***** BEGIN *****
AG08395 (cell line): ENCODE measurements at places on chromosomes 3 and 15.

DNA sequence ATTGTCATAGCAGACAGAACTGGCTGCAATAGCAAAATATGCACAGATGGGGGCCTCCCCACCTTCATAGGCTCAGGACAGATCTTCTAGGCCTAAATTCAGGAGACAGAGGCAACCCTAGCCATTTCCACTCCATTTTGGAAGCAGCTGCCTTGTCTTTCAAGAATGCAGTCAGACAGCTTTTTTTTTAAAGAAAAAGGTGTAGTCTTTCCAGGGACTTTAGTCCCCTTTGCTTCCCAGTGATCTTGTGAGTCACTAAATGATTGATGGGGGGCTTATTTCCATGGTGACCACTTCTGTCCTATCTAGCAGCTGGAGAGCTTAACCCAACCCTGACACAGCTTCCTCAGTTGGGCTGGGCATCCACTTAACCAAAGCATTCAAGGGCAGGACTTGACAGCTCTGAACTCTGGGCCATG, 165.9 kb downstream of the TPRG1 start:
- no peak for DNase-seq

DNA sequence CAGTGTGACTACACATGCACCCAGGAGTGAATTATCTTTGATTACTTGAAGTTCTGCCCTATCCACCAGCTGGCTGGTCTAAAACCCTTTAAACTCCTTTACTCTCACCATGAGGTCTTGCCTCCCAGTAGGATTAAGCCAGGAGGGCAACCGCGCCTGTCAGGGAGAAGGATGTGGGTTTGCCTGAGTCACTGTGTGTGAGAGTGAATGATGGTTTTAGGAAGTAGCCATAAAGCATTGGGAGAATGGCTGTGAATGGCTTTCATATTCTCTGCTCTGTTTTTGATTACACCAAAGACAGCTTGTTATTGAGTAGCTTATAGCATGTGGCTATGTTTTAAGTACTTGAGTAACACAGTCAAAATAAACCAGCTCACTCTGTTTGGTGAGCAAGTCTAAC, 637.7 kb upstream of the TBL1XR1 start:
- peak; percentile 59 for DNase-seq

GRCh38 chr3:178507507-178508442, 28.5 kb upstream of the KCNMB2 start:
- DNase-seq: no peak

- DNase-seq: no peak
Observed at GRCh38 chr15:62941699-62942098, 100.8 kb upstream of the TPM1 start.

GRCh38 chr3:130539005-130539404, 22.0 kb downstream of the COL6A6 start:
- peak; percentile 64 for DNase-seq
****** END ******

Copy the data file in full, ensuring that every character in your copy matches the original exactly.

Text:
AG08395 (cell line): ENCODE measurements at places on chromosomes 3 and 15.

DNA sequence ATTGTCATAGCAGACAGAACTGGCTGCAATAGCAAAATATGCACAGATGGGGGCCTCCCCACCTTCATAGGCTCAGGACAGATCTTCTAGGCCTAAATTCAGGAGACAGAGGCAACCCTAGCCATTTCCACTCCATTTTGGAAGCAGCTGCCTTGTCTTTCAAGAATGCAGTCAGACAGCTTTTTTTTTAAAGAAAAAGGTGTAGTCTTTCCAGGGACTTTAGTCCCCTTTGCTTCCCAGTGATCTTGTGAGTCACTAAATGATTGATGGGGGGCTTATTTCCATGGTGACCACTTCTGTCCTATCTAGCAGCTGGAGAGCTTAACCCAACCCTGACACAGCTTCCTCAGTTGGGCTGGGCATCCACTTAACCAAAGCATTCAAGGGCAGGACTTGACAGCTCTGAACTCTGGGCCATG, 165.9 kb downstream of the TPRG1 start:
- no peak for DNase-seq

DNA sequence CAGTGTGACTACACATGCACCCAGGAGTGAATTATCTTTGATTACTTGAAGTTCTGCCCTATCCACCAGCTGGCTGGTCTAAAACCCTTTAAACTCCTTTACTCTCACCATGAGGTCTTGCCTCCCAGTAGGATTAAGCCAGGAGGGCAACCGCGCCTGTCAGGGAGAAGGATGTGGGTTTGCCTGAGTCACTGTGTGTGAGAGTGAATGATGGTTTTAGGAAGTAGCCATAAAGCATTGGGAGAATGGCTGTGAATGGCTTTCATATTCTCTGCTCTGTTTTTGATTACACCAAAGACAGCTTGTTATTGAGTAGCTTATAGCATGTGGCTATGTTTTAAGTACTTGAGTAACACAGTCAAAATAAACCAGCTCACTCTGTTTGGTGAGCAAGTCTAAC, 637.7 kb upstream of the TBL1XR1 start:
- peak; percentile 59 for DNase-seq

GRCh38 chr3:178507507-178508442, 28.5 kb upstream of the KCNMB2 start:
- DNase-seq: no peak

- DNase-seq: no peak
Observed at GRCh38 chr15:62941699-62942098, 100.8 kb upstream of the TPM1 start.

GRCh38 chr3:130539005-130539404, 22.0 kb downstream of the COL6A6 start:
- peak; percentile 64 for DNase-seq